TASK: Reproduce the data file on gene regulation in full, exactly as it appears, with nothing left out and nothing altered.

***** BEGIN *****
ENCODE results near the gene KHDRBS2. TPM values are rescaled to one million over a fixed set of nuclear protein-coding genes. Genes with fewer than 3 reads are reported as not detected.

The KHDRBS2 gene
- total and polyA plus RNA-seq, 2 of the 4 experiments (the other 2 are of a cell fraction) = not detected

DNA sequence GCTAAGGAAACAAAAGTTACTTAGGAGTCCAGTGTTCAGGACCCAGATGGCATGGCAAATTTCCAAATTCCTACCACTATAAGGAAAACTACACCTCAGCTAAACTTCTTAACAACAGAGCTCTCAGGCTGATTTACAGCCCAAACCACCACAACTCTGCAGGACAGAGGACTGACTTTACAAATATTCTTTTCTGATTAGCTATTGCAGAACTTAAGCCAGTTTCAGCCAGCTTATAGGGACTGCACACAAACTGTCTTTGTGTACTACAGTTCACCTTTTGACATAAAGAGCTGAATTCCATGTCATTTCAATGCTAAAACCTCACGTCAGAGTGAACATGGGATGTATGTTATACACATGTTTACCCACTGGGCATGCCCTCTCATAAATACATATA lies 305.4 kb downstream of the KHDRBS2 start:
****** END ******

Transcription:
ENCODE results near the gene KHDRBS2. TPM values are rescaled to one million over a fixed set of nuclear protein-coding genes. Genes with fewer than 3 reads are reported as not detected.

The KHDRBS2 gene
- total and polyA plus RNA-seq, 2 of the 4 experiments (the other 2 are of a cell fraction) = not detected

DNA sequence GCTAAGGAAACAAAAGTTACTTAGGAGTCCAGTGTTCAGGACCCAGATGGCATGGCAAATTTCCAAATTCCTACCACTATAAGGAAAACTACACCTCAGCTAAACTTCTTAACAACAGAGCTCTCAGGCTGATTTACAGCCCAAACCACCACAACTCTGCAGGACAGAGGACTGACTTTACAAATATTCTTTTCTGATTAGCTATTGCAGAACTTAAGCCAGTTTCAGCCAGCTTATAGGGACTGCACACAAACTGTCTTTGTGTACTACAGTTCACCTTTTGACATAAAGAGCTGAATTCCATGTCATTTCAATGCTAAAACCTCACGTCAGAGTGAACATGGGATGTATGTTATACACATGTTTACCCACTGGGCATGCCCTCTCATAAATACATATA lies 305.4 kb downstream of the KHDRBS2 start: